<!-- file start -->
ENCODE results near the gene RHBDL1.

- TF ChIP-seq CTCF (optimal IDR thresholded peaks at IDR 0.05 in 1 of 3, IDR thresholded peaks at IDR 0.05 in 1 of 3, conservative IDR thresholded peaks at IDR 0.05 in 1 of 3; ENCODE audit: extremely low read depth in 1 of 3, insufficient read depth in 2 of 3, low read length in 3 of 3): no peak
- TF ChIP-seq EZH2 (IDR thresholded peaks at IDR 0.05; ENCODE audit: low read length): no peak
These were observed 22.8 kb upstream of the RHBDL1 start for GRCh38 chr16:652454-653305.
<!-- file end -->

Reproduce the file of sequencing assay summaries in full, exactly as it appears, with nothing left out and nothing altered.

ENCODE results near the gene RHBDL1.

- TF ChIP-seq CTCF (optimal IDR thresholded peaks at IDR 0.05 in 1 of 3, IDR thresholded peaks at IDR 0.05 in 1 of 3, conservative IDR thresholded peaks at IDR 0.05 in 1 of 3; ENCODE audit: extremely low read depth in 1 of 3, insufficient read depth in 2 of 3, low read length in 3 of 3): no peak
- TF ChIP-seq EZH2 (IDR thresholded peaks at IDR 0.05; ENCODE audit: low read length): no peak
These were observed 22.8 kb upstream of the RHBDL1 start for GRCh38 chr16:652454-653305.